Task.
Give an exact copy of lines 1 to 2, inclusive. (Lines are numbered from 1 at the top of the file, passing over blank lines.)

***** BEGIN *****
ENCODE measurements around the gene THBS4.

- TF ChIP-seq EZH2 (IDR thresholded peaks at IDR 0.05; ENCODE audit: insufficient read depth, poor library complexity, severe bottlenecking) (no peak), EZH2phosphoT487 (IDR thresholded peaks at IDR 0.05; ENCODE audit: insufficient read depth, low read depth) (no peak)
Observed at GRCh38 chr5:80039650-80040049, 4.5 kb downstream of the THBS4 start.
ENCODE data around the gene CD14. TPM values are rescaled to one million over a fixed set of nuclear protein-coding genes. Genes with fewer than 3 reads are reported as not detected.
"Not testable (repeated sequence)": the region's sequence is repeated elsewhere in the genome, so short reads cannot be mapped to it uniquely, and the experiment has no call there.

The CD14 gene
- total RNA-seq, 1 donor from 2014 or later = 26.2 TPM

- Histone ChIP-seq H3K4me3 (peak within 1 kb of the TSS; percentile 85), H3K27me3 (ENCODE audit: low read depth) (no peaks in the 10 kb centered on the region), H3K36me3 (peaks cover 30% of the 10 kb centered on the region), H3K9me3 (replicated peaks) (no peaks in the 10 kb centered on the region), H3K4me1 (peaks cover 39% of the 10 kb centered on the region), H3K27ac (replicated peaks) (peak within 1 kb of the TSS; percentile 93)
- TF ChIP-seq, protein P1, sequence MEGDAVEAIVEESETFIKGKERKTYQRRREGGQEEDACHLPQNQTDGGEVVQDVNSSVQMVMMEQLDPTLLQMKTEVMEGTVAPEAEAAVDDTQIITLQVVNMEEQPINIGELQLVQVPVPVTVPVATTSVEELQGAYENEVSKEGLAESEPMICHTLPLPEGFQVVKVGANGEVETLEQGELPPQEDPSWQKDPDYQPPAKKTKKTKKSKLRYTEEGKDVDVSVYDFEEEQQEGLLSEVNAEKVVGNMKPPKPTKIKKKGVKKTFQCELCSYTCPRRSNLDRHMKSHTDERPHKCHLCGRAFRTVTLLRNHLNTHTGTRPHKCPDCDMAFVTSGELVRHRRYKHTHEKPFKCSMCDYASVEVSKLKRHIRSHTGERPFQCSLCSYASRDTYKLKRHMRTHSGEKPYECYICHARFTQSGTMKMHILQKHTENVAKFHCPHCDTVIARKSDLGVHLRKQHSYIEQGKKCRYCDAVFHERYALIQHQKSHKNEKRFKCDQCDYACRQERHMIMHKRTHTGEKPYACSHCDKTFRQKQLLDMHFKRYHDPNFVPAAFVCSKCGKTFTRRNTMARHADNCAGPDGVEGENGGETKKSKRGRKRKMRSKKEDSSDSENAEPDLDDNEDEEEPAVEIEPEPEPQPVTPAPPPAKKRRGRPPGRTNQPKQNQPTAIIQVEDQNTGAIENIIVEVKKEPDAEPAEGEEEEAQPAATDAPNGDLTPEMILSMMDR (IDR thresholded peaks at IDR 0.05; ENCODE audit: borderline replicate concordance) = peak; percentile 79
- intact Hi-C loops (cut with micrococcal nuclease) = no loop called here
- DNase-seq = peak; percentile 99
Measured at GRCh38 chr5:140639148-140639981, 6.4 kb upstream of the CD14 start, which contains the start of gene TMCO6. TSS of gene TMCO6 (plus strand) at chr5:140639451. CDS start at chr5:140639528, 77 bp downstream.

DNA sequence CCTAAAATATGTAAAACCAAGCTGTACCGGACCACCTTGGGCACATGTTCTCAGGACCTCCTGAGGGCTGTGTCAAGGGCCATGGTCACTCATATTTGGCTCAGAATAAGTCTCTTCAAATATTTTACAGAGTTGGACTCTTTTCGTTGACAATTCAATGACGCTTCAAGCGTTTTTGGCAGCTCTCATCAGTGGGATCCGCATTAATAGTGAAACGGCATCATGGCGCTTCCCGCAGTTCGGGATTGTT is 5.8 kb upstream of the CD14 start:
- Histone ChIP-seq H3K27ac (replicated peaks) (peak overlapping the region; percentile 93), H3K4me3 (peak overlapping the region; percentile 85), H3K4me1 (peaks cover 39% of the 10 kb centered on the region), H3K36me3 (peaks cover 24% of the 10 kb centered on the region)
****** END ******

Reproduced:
ENCODE measurements around the gene THBS4.

- TF ChIP-seq EZH2 (IDR thresholded peaks at IDR 0.05; ENCODE audit: insufficient read depth, poor library complexity, severe bottlenecking) (no peak), EZH2phosphoT487 (IDR thresholded peaks at IDR 0.05; ENCODE audit: insufficient read depth, low read depth) (no peak)